THE young of birds and mammals often solicit food from their parents in ways that appear to be costly and to reduce their fitness1, 2. Thus birds in the nest beg vigorously for food, incurring energetic costs and possibly attracting predators3; the behaviour of young mammals requiring to suckle (bleating or crying, for example) similarly appears costly1, 2. If solicitation is a means by which the young communicate need to their parents, why has a less expensive form of communication not evolved4? An answer to this question is provided by the theory of parent–offspring conflict: natural selection acting on genes expressed in the young will lead to greater demands for parental resources than is optimal for the parent1, 5. The accurate communication of offspring need is evolutionarily unstable as offspring will be selected to demand extra resources. Models of parent–offspring conflict have shown that an evolutionarily stable equilibrium can exist at which an offspring solicits resources in a way that reduces its fitness, and a parent provides extra resources to prevent further expensive solicitation6–11. I present an alternative explanation for costly solicitation by showing that the level of offspring solicitation can be a true reflection of offspring need as long as solicitation is costly and the benefits of extra resources increase with need. My analysis suggests that the parent normally allocates resources using accurate information about the condition of the young. The requirement that the signalling system is costly is a direct consequence of the potential for parent–offspring conflict.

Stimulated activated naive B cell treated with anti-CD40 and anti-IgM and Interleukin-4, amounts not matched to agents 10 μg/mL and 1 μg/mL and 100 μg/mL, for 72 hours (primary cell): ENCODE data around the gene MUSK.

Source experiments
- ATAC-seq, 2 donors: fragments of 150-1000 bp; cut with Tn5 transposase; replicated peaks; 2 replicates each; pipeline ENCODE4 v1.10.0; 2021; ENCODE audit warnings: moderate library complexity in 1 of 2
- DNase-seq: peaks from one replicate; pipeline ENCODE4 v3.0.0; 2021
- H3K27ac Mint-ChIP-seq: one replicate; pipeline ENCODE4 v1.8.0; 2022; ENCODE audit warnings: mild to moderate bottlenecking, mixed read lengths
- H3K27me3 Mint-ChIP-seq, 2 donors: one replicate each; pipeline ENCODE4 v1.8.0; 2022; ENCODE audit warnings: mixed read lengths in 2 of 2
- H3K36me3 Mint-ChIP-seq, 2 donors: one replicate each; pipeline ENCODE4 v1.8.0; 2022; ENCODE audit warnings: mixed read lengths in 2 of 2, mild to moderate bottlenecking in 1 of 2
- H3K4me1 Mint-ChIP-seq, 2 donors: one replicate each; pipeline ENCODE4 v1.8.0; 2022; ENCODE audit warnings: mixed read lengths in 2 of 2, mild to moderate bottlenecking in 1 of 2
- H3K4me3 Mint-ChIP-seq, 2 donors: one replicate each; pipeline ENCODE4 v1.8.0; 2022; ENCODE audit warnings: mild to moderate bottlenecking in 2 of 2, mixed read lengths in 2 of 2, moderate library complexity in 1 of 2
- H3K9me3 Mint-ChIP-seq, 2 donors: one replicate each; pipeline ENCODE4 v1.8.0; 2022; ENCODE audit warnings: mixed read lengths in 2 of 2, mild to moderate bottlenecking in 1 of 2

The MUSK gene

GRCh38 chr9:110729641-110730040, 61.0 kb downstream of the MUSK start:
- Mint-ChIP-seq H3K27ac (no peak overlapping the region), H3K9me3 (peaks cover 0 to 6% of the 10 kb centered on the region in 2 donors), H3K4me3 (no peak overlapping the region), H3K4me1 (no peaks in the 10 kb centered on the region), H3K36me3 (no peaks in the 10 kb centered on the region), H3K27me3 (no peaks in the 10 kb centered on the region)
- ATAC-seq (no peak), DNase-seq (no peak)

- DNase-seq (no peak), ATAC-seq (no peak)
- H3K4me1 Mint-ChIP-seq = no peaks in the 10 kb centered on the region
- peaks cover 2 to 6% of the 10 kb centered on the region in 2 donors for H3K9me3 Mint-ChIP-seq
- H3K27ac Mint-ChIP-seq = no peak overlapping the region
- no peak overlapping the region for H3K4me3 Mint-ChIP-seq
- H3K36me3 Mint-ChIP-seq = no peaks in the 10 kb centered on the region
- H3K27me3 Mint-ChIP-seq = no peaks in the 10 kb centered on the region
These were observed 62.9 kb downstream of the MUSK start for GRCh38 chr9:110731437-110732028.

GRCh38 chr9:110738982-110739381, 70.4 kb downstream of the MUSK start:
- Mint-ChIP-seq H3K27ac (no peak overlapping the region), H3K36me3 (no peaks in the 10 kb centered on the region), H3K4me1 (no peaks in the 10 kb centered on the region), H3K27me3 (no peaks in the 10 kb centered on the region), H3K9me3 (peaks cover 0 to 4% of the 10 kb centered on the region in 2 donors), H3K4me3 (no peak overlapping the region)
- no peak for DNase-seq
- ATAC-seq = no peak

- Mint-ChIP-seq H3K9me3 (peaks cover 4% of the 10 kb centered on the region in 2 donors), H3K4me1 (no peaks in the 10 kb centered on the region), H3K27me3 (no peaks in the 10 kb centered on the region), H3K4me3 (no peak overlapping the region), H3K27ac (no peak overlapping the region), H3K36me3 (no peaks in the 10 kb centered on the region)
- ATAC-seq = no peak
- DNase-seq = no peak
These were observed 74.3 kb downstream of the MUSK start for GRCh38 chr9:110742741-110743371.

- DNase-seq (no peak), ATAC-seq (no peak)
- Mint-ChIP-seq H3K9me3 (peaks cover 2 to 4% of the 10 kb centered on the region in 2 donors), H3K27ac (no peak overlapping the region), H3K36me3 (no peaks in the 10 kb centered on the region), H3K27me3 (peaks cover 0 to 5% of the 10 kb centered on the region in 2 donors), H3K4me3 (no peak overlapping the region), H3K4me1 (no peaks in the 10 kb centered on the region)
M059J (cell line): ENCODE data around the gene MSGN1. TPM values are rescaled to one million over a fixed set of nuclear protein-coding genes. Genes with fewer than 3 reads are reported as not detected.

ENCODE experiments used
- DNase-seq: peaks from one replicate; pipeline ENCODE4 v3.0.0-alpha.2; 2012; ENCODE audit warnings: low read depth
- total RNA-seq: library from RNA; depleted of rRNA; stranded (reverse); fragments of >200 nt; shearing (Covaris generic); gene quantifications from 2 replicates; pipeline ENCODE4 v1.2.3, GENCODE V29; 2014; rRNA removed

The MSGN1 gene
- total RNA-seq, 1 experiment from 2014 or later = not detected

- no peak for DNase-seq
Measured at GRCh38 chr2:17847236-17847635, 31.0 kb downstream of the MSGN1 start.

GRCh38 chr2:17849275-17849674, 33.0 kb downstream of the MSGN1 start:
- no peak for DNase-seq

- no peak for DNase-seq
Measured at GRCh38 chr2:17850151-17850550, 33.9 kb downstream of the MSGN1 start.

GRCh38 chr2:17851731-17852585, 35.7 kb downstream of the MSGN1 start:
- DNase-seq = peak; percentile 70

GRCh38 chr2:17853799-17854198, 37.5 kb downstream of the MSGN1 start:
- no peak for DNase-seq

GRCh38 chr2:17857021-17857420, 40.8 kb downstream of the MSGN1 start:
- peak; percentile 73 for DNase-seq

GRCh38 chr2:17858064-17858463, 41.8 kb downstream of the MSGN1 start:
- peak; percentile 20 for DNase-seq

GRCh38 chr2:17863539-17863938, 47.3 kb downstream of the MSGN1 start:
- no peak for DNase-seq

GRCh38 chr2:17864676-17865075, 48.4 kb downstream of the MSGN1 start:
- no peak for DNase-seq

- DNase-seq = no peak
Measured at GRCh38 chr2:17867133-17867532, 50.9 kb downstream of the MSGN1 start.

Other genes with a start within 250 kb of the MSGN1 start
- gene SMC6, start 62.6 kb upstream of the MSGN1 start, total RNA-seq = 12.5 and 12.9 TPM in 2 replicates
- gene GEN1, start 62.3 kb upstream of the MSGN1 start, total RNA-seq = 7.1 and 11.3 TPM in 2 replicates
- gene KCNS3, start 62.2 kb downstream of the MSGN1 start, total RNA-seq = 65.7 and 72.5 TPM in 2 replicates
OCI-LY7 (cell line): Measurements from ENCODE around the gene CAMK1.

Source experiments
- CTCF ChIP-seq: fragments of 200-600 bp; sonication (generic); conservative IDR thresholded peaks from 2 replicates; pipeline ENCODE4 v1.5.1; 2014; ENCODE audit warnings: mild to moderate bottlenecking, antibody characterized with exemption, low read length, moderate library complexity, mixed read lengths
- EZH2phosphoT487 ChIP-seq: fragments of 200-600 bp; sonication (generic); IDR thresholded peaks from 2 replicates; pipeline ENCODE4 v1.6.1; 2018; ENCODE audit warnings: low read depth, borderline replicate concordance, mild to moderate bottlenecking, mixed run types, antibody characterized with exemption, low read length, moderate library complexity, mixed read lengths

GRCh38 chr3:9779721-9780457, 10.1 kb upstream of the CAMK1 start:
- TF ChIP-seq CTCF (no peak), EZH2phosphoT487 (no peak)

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Godfray, H. Signalling of need by offspring to their parents. Nature 352, 328–330 (1991). https://doi.org/10.1038/352328a0
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